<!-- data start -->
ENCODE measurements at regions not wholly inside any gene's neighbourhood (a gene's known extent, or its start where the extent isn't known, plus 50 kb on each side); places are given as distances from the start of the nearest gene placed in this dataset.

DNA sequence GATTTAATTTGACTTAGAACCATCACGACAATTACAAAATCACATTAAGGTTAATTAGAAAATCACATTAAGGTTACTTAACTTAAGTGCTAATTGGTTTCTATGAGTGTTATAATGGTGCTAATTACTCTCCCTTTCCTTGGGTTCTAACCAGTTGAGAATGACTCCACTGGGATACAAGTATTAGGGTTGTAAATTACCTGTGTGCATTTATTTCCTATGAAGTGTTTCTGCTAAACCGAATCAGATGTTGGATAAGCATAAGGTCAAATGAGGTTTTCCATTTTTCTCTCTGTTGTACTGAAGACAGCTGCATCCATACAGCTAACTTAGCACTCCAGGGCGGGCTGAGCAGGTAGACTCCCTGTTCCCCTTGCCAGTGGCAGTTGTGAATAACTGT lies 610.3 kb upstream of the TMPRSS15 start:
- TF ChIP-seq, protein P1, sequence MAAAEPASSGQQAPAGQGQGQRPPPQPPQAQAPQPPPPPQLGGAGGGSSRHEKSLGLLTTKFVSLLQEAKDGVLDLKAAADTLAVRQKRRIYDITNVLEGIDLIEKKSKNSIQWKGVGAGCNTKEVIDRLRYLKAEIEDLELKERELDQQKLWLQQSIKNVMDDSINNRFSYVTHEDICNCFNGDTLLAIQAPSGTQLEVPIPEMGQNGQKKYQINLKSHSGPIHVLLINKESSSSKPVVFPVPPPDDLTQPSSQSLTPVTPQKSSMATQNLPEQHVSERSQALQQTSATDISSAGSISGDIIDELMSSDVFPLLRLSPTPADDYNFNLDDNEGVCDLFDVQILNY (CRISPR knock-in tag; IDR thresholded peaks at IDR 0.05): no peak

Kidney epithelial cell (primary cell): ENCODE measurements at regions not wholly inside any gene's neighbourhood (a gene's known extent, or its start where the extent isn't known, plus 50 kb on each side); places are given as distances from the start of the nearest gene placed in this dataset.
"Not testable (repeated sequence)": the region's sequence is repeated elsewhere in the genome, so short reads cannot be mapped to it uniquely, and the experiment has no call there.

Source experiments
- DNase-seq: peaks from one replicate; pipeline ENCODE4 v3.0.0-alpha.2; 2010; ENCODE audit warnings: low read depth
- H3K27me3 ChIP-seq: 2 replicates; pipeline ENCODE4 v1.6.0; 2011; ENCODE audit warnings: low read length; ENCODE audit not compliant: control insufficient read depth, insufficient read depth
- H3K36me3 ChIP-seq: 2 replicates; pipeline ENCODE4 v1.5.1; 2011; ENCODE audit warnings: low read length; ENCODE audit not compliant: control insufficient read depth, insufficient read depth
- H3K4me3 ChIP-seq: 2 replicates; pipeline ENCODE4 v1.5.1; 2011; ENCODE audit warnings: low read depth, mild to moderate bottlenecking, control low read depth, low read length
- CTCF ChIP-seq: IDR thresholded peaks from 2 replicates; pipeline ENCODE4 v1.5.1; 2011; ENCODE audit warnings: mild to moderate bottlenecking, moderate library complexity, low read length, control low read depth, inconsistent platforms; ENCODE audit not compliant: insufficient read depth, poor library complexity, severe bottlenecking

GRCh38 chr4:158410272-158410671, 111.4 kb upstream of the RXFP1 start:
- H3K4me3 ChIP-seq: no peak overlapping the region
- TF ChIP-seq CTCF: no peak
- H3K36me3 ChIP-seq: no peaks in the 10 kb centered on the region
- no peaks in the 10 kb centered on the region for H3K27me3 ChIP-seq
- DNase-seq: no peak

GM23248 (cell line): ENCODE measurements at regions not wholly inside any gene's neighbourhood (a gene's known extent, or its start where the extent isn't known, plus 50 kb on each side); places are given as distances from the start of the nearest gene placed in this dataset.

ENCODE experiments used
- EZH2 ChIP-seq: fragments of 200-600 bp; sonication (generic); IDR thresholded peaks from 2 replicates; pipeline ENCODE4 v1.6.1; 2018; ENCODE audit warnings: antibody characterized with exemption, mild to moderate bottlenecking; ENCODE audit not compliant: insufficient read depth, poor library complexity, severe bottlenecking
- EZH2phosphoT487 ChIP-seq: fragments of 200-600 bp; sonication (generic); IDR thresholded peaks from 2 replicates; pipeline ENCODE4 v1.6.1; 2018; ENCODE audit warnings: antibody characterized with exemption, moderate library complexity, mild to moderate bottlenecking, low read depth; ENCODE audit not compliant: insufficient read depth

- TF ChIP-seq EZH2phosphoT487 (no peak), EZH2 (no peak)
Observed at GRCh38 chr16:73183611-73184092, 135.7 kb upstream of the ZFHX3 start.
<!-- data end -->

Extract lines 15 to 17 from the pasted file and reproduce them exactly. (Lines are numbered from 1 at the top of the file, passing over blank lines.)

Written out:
- H3K36me3 ChIP-seq: no peaks in the 10 kb centered on the region
- no peaks in the 10 kb centered on the region for H3K27me3 ChIP-seq
- DNase-seq: no peak